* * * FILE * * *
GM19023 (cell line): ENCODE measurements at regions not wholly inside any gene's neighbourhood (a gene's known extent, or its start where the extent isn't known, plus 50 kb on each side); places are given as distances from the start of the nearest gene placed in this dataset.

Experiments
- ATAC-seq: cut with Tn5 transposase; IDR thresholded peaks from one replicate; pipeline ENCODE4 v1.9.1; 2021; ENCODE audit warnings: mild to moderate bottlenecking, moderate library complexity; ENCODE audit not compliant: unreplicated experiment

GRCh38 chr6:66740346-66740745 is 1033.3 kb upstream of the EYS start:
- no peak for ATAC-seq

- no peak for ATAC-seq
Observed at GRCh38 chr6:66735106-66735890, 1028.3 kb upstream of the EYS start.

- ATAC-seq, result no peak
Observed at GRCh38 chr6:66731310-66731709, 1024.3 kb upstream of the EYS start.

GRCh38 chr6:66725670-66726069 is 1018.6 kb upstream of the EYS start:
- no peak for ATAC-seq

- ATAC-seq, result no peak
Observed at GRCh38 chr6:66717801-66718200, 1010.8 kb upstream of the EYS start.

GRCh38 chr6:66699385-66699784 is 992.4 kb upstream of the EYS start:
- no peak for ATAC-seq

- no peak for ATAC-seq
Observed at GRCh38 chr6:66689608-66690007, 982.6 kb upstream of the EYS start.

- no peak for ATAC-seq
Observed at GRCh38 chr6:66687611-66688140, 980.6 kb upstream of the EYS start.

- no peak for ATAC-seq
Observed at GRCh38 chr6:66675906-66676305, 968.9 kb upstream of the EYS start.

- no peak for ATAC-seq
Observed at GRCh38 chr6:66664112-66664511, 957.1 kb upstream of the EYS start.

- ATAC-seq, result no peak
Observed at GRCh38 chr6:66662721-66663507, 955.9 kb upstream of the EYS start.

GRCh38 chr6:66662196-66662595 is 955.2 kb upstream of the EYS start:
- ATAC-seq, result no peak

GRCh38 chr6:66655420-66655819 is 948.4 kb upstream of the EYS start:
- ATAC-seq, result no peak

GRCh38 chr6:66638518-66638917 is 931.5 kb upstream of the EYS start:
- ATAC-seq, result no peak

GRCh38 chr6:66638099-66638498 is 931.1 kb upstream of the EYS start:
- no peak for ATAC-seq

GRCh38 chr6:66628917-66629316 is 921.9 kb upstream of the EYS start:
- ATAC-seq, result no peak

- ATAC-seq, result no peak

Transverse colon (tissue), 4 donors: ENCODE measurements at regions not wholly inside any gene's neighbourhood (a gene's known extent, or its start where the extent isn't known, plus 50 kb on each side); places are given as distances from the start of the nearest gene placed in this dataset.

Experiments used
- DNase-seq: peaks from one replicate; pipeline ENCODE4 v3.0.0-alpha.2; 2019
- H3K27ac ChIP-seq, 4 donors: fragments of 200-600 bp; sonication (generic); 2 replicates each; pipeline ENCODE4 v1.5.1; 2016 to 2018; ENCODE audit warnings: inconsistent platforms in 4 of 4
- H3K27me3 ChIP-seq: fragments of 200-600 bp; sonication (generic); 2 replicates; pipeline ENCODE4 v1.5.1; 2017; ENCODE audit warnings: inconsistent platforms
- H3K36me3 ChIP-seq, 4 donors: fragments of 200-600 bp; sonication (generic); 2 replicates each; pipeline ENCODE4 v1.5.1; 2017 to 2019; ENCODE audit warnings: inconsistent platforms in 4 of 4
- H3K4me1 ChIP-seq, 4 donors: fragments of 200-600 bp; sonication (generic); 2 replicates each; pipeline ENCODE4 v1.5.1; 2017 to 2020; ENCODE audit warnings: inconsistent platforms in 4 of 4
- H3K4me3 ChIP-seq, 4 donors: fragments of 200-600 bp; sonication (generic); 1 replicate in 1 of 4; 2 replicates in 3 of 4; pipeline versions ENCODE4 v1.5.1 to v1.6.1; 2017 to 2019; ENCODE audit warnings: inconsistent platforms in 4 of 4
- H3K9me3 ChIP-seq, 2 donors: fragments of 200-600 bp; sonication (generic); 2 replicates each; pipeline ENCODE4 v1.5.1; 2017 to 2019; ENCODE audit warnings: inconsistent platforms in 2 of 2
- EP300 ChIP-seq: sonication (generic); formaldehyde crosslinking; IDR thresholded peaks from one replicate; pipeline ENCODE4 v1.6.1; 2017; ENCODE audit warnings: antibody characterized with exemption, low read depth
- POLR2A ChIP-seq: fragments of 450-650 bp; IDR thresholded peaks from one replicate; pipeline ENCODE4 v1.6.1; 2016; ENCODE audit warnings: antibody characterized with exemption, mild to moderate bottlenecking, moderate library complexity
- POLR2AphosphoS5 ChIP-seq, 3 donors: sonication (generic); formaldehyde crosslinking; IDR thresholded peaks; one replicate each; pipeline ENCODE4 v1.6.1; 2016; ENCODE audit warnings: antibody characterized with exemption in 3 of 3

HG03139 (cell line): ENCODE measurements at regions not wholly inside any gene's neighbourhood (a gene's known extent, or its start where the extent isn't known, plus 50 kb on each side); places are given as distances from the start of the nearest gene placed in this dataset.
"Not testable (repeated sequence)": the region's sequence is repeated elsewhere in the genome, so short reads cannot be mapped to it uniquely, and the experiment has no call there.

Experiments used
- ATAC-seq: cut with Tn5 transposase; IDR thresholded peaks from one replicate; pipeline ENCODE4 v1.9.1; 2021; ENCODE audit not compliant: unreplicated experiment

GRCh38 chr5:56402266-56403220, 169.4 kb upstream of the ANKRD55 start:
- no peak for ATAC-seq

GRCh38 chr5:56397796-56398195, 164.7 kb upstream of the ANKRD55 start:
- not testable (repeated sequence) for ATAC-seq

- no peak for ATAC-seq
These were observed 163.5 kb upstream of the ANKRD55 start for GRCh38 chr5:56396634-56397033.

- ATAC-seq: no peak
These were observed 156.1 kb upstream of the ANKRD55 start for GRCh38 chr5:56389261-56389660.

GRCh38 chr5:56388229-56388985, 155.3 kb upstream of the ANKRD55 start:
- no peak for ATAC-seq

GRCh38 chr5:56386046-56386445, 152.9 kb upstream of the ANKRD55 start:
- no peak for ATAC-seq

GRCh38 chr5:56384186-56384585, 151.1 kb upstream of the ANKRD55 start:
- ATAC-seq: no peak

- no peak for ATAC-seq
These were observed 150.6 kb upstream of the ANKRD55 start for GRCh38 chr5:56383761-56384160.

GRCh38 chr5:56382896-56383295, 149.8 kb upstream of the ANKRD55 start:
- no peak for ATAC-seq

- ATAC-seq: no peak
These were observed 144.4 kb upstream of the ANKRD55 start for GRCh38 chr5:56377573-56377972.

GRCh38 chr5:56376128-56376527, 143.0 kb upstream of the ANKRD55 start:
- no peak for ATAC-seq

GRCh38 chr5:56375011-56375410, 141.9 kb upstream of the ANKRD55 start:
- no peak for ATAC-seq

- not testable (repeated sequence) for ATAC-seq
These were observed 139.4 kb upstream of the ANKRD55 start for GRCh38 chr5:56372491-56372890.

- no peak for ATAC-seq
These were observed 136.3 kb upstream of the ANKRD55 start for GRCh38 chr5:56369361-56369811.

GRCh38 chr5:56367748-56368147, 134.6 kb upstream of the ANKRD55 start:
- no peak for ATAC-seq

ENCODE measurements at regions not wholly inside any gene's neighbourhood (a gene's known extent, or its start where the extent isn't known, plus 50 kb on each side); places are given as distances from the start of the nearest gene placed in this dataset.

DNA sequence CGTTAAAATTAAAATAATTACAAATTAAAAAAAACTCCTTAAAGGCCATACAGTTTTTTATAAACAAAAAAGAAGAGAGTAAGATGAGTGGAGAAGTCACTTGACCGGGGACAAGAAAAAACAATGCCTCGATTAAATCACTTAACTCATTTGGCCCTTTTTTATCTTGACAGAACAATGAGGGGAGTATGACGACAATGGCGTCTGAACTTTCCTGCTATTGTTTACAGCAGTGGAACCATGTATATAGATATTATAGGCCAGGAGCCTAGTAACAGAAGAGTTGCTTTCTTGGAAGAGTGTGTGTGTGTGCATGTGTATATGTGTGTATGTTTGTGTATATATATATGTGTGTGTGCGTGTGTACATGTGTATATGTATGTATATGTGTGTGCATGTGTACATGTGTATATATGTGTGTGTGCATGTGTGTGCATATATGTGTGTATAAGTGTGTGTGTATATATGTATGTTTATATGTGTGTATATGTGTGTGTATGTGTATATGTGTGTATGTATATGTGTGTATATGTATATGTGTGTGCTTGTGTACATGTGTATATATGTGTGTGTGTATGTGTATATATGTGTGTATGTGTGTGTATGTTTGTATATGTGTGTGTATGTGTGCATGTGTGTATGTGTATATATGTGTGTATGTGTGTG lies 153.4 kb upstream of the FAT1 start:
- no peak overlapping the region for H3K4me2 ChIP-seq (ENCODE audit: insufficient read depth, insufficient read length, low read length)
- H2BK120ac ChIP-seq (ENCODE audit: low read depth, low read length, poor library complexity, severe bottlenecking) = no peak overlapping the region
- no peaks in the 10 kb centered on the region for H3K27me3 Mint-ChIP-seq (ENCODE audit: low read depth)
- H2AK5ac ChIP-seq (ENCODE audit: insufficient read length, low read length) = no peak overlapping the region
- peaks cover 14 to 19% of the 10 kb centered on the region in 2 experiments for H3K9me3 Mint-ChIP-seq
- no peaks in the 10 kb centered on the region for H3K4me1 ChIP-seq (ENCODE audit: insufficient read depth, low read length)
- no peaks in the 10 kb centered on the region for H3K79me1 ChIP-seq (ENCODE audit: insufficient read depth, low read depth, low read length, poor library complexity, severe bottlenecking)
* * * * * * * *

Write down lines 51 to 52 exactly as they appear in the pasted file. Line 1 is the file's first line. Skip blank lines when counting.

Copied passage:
Experiments used
- ATAC-seq: cut with Tn5 transposase; IDR thresholded peaks from one replicate; pipeline ENCODE4 v1.9.1; 2021; ENCODE audit not compliant: unreplicated experiment